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Gagosian Quarterly

November 16, 2022

“The Present Decline”:Jim Shaw’s Epic Parables

Catherine Taft examines Jim Shaw’s visionary work, which probes the American psyche through political, historical, and cultural allegory.

Jim Shaw, The Master Mason, 2020, acrylic on muslin, 43 × 78 inches (109.2 × 198.1 cm). Photo: LeeAnn Nickel

Jim Shaw, The Master Mason, 2020, acrylic on muslin, 43 × 78 inches (109.2 × 198.1 cm). Photo: LeeAnn Nickel

Catherine Taft

Catherine Taft is a curator, writer, and deputy director of the Los Angeles–based nonprofit LAXART. She is a regular contributor to Artforum magazine and teaches in the Graduate Art Department at ArtCenter College of Design. Taft is currently working on an exhibition and publication examining four decades of ecofeminist art, for which she received a fellowship from the Andy Warhol Foundation for the Visual Arts.

With originality and timeliness, Jim Shaw captures the American psyche in his layered and dexterous art. His paintings, drawings, videos, and installations synthesize cultural ephemera floating in the air, from hot-button current events to arcane historical obscurities and the individuals attached to them: cult religion, midcentury advertising, military operations, catastrophic weather events, cartoons, partisan figureheads, and those who really pull the strings. Employing precise draftsmanship, Shaw approaches his subjects with curiosity and aplomb; he wields art historical styles—like photorealism, Surrealism, Abstract Expressionism, and comic illustration—as they serve the needs of his overarching narratives, giving layers of meaning to the works’ assorted symbols. His mural The Jefferson Memorial (2013), for example, borrows the Cubist composition of Pablo Picasso’s Guernica (1937) to present four comic-book superheroes with the power to stretch (Plastic Man, Mister Fantastic, Elastic Lad, and Metamorpho), their bodies forming vaguely Googie-style architectures (think of the iconic 1961 Theme Building at Los Angeles International Airport). Painted on a found backdrop depicting a domed classical building, the weird men hover over the ground, attempting to hold back a US military drone with their protracted limbs and torsos. It’s an epic scene of good versus evil, absurdist and eerily all-American.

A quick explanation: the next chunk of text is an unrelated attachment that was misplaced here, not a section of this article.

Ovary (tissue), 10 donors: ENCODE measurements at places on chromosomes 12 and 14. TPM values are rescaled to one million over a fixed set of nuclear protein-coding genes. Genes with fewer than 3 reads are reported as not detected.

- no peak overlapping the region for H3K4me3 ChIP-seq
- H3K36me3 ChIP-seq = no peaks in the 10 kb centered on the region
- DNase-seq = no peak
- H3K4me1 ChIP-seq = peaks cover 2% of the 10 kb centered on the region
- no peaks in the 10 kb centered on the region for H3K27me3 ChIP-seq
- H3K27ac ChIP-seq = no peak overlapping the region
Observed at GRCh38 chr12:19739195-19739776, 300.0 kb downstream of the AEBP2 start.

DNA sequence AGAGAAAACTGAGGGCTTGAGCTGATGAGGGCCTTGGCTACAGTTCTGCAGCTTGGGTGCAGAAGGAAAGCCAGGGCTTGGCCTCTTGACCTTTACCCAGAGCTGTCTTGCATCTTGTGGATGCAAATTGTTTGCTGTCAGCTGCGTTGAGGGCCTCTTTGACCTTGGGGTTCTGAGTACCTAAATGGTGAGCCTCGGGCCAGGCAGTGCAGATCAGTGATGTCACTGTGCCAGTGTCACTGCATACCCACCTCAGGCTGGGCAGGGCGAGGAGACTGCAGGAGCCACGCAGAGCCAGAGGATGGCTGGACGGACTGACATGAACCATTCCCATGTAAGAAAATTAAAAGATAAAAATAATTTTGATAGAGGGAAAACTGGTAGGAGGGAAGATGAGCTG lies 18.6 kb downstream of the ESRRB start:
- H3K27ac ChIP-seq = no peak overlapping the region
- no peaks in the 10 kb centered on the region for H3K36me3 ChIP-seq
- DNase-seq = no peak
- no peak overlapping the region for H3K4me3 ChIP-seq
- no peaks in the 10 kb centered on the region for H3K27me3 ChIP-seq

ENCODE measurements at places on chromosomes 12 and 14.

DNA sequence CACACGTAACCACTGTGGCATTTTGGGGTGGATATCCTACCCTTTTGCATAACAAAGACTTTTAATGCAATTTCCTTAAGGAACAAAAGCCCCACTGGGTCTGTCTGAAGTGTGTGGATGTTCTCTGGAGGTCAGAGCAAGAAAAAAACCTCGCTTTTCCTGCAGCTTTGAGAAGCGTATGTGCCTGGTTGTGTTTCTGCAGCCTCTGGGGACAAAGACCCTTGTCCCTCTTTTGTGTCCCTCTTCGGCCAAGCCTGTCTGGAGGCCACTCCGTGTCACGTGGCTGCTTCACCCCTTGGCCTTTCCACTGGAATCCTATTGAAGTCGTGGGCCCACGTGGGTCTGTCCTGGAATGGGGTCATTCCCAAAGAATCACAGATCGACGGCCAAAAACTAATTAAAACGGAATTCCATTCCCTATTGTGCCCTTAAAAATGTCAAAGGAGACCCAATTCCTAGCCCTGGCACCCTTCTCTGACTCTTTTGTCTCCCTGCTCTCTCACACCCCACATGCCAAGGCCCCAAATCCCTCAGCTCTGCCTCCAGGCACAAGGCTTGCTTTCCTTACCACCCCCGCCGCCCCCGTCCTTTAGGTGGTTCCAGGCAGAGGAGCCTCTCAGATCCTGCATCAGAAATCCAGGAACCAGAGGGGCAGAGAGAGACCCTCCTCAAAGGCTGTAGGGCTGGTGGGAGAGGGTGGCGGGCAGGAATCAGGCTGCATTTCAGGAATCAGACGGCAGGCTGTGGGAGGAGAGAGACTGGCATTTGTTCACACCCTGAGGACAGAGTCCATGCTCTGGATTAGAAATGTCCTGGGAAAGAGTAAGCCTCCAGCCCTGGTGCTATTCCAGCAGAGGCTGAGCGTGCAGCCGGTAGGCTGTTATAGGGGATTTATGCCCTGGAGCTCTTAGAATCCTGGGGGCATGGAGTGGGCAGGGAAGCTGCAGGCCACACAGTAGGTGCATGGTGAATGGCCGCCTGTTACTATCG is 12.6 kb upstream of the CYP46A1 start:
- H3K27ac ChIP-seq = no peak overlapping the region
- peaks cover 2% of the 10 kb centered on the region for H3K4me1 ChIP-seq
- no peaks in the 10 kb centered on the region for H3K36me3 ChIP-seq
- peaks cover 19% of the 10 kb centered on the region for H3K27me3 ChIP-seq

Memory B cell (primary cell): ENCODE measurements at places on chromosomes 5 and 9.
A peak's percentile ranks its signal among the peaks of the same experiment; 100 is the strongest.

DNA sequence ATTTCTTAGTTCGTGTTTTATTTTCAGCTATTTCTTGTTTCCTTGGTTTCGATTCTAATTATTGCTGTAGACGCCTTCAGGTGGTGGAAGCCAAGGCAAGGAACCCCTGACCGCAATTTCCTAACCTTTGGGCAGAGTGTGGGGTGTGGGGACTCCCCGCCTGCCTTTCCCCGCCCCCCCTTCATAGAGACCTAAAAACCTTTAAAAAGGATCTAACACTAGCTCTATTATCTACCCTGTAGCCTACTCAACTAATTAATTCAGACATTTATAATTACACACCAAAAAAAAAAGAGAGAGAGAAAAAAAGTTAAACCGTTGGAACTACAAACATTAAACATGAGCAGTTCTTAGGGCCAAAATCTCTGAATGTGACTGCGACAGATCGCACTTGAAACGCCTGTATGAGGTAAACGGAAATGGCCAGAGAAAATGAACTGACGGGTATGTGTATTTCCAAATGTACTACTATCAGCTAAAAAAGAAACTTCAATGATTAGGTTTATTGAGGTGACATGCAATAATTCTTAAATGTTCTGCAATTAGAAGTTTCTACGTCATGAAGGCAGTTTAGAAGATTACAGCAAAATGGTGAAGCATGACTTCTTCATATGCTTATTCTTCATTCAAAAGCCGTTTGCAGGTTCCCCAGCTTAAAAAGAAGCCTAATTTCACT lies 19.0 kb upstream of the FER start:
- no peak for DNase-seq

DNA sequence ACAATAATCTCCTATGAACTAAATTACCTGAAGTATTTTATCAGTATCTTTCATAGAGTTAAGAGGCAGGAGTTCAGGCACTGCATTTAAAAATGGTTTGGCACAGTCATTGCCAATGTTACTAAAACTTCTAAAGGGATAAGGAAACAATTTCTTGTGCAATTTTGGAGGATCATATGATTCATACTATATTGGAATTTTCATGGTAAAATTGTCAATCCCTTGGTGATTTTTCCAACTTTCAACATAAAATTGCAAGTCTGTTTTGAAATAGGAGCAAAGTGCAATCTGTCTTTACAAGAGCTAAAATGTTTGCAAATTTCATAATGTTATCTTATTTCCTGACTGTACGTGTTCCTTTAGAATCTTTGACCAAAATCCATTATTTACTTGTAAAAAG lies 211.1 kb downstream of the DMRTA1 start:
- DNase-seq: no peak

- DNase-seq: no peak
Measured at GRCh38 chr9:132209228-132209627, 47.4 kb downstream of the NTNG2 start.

Describing The Jefferson Memorial in Artforum, Shaw stated, “Much of my recent work also relates to nineteenth-century political cartoons, and I figure that the drones and their equivalence to Nazi aerial bombardment are a fit subject for dark political humor in the present decline.”1 Indeed, one may point to the “present decline” of American democracy, global ecology, or sustainable economies as fitting jumping-off points for straightforward political satire. However, Shaw, with his visionary appropriation and skilled recombination, moves beyond satire alone toward something darker and more baroque. He uses decidedly twentieth-century daemons in the service of new, mercurial allegories, and as the last century slips further into memory, these characters begin to embody human nature’s profound failure to evolve. His vision is one of an American limbo, troubled waters into which the artist wades deeper and deeper.